“We’re going to the Red Lion for a Ploughman’s, do you want to come?” Cindy asked.
“No thanks, I think I’ll grab a sandwich and find myself a seat by the river.”
She gave me an odd luck. “You okay?”
“You’ve just been a little distracted the last couple of days. If you need to talk, I’m always here you know that.”
I smiled “I have things on my mind, but I’m not ready to talk about it yet.”
“Would it have anything to do with a certain someone in a leather jacked?”Cindy asked.
“Maybe,” I said, giving nothing away. She was satisfied with my answer and left “See you later then.”
I didn’t have a book to read, and I didn’t want to sit by the river. I wanted to find the bad boy in the black leather jacket.
I walked up to the market place, which was a hive of activity now the fair was arriving. Huge lorries looked out of place in the medieval market square. It was a riot of color with the brightly painted gypsy caravans. An old woman tanned dark brown and jingling with beads swept past me. She was a familiar sight at the fair, a fortune teller and possibly a hundred years old, but fit as a fiddle. She hesitated for a moment. I shivered, a sudden chill penetrating my blouse. Nausea swept over me. I hope I’m not getting sick.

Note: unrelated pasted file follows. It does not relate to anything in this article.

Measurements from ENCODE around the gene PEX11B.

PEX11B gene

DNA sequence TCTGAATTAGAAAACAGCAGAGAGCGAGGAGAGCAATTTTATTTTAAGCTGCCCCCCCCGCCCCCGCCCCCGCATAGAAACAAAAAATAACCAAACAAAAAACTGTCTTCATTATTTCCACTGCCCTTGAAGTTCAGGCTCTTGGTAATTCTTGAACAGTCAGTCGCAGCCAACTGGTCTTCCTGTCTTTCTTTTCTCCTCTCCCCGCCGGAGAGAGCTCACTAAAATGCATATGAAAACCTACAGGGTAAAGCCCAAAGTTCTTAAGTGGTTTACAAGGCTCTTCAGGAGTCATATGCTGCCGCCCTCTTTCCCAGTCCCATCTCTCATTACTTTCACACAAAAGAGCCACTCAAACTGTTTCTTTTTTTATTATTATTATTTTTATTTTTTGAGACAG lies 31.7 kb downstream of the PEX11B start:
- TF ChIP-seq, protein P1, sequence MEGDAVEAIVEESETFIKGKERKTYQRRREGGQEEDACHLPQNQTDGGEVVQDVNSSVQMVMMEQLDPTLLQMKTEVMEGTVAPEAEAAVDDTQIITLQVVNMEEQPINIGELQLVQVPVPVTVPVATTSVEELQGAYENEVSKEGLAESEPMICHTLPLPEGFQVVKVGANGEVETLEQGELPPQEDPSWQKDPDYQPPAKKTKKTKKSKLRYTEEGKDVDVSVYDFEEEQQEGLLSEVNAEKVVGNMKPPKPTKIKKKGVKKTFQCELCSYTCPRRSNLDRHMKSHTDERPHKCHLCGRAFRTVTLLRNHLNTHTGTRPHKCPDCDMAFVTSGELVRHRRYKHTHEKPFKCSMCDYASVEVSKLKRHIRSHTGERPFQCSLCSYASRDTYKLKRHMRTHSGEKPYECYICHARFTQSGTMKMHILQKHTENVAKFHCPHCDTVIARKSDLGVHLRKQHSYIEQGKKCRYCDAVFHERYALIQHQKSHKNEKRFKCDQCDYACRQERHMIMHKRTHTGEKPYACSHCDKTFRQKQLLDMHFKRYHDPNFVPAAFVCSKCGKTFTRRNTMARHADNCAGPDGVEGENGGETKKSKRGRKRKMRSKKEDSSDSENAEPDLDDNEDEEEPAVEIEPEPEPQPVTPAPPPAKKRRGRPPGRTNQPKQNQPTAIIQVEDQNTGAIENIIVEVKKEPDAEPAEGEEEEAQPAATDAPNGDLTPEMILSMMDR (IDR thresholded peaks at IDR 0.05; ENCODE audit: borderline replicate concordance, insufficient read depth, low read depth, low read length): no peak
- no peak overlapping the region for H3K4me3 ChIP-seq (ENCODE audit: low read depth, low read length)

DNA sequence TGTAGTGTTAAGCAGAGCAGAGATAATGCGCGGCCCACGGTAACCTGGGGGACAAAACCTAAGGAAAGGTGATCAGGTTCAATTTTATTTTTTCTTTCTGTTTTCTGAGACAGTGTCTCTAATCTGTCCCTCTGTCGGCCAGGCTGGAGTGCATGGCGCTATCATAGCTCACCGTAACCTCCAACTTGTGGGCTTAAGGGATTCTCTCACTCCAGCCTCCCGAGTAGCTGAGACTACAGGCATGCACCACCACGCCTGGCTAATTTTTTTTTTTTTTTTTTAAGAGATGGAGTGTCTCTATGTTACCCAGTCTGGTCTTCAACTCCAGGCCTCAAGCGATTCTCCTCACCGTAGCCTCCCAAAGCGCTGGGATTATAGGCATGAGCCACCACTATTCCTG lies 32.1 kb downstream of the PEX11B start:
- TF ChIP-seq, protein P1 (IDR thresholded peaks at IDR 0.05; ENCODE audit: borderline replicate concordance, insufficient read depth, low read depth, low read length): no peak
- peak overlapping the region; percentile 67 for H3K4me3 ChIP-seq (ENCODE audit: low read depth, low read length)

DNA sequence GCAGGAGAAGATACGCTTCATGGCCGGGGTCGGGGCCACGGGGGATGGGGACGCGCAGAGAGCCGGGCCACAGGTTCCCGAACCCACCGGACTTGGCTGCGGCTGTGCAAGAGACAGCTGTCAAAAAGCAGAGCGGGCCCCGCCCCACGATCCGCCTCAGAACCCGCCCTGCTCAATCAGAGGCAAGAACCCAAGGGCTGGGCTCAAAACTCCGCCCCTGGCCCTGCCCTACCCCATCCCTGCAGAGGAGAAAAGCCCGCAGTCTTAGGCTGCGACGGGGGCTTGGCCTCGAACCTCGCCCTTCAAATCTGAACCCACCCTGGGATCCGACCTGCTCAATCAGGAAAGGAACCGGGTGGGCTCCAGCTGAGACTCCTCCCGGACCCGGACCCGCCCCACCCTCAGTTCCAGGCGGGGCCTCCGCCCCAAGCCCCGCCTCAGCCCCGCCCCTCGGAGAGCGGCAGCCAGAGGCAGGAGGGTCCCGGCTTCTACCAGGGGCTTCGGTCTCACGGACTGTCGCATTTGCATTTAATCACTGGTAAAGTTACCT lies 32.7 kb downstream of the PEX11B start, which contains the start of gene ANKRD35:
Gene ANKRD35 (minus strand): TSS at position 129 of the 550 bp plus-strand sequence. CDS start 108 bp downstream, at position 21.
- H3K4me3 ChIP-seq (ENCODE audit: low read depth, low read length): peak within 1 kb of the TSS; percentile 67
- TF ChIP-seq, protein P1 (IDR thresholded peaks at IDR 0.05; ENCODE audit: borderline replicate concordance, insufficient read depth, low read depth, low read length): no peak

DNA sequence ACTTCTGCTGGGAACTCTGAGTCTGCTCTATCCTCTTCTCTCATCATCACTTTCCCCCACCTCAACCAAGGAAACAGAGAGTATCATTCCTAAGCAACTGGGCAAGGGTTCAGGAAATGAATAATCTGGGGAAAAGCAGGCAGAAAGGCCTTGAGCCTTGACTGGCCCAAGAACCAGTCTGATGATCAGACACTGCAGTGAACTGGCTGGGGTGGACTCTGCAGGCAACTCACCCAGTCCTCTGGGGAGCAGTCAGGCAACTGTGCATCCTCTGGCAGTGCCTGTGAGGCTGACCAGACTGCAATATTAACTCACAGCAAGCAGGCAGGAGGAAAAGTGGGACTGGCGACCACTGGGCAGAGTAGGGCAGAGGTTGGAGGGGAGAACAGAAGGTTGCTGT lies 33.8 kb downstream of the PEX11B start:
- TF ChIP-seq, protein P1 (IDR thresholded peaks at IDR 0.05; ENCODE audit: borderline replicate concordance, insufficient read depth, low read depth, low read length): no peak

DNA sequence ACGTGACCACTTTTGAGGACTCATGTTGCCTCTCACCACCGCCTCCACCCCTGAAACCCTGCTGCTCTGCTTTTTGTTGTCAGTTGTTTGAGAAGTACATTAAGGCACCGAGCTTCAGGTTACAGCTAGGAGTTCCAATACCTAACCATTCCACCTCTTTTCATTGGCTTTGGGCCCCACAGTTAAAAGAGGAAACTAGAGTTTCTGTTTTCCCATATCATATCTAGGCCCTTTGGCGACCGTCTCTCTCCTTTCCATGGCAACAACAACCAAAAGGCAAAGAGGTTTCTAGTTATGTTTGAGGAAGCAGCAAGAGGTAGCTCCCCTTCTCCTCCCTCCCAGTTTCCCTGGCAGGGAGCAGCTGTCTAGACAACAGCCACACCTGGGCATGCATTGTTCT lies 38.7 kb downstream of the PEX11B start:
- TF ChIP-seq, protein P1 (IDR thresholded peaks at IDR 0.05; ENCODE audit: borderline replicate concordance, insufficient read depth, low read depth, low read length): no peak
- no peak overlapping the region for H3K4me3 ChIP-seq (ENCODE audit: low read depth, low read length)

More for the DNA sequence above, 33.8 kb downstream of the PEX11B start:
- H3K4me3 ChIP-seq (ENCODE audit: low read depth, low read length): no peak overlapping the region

The old woman stopped again a few paces in front of me and cackled, “You’re not getting sick, you’re getting a visitor. She’s coming!”
She continued her ear piercing cackle and walked away. “You’ll see!”
“Hey wait.” She disappeared behind a huge truck. Did she read my mind? Who was coming? My imagination again? I tried to follow the old gypsy, but she was nowhere to be seen. I’d find her again, when she was open for business, she’d be more than happy to take my money.
Wandering among the throng of lively fair ground folk was uplifting. They shouted and laughed among themselves as they unloaded their equipment. I envied their freedom. The following day the trucks would be gone and the market place transformed into a gaudy playground.
There was no sign of the motorcycle, or its leather clad rider so I bought a sandwich and wandered along castle walk , where I found a bench in the sun and ate my sandwich, wishing I did have a book to read, something to occupy my mind. Maybe I should get away for the weekend. I thought of the old hag that spoke to me in the market place? What did she mean about a visitor? Probably nothing, she was here every year, charged as much as she could to tell your fortune, saying only what you wanted to hear. If she didn’t like the look of you, she’d tell you something horrific, just to scare you.
Then I heard the music again.
And where do we go from here?
Which is a way that’s clear?
A motorbike revved up somewhere below me! I looked down to the road by the river Swale. Nothing! I could hear the noise of an engine as it travelled along the road and cross the bridge, heading up towards Hudswell, but there was nothing to see.
I broke my sandwich into pieces and fed it to the birds. I just wasn’t hungry anymore.
Will I ever find my bad boy? Stay tuned to find out.
One of my other stories Dead of July can be purchased on Amazon for $0.99.